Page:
DBT Skills for Parents: Why Bother with Emotion Regulation
When I first embarked on DBT Therapy, I was 22 years old. I was in a mental health crisis. And I thought Emotion Regulation skills were a waste of time. Despite my crisis, I thought my big emotions were a part of me, I thought they made me who I was. I thought my emotional insight informed my writing and was part of being authentic.
What I realized was that Emotion Regulation skills were not about numbing myself or changing myself. And my writing was more about practicing the skills than feeding off my mental illness. Developing Emotion Regulation skills does not take away who you are; it allows you to be who you really should be.
Why do we have emotions?
We have emotions for 3 reasons:
To motivate and organize us for action
To communicate to and influence others
To communicate to ourselves.
Let’s use anger as an example. Anger motivates us to act to correct something we perceive as a wrong or injustice, or to regain power we feel we have lost. When we are angry, our faces scowl and our bodies get tense. This communicates our anger to other people. Anger can also tell us what is truly important to us, what we value, and when we feel we are not meeting those values. Anger is a good example because while it is often a justified emotion, it is not often effective to act on it. Especially in parenting! And so Emotion Regulation comes in.
The 4 goals of Emotion Regulation
There are four goals of Emotion Regulation skills. First, and most important, is to understand and name your own emotions. Many people with painful emotions find them painful because we find them hard to name. We feel feelings, but can’t necessarily discern what that feeling is aside from the sensations it brings. For anger and parenting, knowing when we are angry helps us take a step back from it to bring our anger down.
The second goal of Emotion Regulation is to decrease the frequency of unwanted emotions. Most people with painful emotions will admit that they want them to go away. We take the low emotions because our high emotions are so fun. WIth Emotion Regulation skills, we hope to decrease these painful, unwanted emotions. Most parents want to be less angry, and Emotion Regulation will help with that.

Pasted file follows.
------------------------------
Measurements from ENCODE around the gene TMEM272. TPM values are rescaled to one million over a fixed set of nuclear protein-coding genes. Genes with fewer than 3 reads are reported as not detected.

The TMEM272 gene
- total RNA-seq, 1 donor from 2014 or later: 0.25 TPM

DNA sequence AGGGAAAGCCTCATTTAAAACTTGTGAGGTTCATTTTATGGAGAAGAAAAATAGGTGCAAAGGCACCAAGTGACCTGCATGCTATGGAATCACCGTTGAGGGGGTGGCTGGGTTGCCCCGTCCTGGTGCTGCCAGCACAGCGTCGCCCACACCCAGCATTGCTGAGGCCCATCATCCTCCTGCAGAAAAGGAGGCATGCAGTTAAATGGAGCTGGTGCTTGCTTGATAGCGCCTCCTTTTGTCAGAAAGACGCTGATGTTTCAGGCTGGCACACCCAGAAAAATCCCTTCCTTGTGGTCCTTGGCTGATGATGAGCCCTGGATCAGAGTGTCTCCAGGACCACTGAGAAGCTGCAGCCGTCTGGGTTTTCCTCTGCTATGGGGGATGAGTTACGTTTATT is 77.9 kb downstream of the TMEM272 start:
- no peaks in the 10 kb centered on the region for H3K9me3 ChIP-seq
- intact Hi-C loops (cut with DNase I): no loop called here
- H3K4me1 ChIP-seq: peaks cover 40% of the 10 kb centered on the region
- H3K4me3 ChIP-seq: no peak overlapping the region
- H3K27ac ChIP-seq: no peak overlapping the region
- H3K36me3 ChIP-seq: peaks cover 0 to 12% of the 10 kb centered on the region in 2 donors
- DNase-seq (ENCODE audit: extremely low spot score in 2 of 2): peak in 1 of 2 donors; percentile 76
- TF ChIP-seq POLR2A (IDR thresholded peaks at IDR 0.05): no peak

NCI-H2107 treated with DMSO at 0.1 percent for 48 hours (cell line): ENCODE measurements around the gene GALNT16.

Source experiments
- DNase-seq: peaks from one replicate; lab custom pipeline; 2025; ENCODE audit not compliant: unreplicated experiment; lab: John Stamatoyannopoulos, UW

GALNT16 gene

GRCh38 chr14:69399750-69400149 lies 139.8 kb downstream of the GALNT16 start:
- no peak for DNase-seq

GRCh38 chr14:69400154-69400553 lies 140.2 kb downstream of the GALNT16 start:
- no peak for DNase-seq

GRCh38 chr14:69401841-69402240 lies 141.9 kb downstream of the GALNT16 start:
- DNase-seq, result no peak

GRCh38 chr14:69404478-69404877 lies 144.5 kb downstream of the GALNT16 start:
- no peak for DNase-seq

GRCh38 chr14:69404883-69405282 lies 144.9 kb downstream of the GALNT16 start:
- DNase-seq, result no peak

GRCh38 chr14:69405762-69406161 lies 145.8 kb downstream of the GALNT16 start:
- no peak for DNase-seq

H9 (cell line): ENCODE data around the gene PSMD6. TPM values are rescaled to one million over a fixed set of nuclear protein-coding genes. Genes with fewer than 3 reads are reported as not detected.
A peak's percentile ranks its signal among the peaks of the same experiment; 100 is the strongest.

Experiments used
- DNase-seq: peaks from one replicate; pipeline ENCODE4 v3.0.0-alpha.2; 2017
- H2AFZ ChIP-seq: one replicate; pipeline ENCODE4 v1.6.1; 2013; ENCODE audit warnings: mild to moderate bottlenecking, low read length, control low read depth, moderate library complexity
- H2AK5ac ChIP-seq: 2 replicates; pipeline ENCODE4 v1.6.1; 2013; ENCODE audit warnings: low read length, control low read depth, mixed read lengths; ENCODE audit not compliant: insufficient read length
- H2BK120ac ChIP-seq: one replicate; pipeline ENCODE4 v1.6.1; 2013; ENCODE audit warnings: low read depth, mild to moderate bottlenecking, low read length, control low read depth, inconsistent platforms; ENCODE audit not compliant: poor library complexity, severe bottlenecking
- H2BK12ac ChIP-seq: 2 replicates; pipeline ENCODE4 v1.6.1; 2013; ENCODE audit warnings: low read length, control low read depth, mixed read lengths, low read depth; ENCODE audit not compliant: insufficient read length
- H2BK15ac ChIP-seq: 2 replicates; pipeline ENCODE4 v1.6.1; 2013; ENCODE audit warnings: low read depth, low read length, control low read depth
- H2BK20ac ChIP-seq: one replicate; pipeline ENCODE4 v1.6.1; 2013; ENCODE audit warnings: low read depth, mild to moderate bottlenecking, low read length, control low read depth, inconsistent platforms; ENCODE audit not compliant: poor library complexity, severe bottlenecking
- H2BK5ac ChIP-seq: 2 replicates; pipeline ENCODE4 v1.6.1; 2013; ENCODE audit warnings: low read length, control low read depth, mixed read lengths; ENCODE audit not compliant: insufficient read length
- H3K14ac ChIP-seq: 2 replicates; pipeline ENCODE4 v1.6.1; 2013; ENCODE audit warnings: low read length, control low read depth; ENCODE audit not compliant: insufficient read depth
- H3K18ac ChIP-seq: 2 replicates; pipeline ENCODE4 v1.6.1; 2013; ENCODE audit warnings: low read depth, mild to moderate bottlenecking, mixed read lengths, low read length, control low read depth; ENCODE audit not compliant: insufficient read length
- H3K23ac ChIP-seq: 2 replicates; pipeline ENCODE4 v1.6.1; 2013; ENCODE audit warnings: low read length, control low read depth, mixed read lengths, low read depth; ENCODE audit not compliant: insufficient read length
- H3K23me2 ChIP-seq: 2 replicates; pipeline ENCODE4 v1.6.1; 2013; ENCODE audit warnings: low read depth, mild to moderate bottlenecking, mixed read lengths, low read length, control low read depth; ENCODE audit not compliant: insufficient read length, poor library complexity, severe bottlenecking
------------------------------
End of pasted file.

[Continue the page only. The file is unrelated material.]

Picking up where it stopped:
The third goal of Emotion Regulation is to decrease emotional vulnerability. This will help us increase resilience. Emotion Mind will no longer be your rulling star, which is actually so, so freeing. We feel angrier when we are disregulated; it is something we acknowledge for our children and rarely remember to acknowledge for ourselves.
Which brings us to the final goal of Emotion Regulation. The fourth goal of Emotion Regulation is to decrease emotional suffering. What makes people suicidal is extreme emotional suffering. Emotional Regulation does not necessarily mean you will never have a painful emotion; it just helps reduce the suffering that can go along with painful emotions. It will help you manage extreme emotions so you do not make them worse. Extreme anger causes actions that often leave you suffering from guilt or shame. Shame is an emotion strongly tied to suffering, and so decreasing that is an important goal.
Emotion Regulation is an important skill in DBT. In many ways, it comes down to self care, taking the time for it, and knowing that if we haven’t we can expect to be disregulated. By knowing why we have emotions and why we should regulate them, we will stick more to our regulation goals when that nagging voice in our heads tells us to put ourselves on the backburner.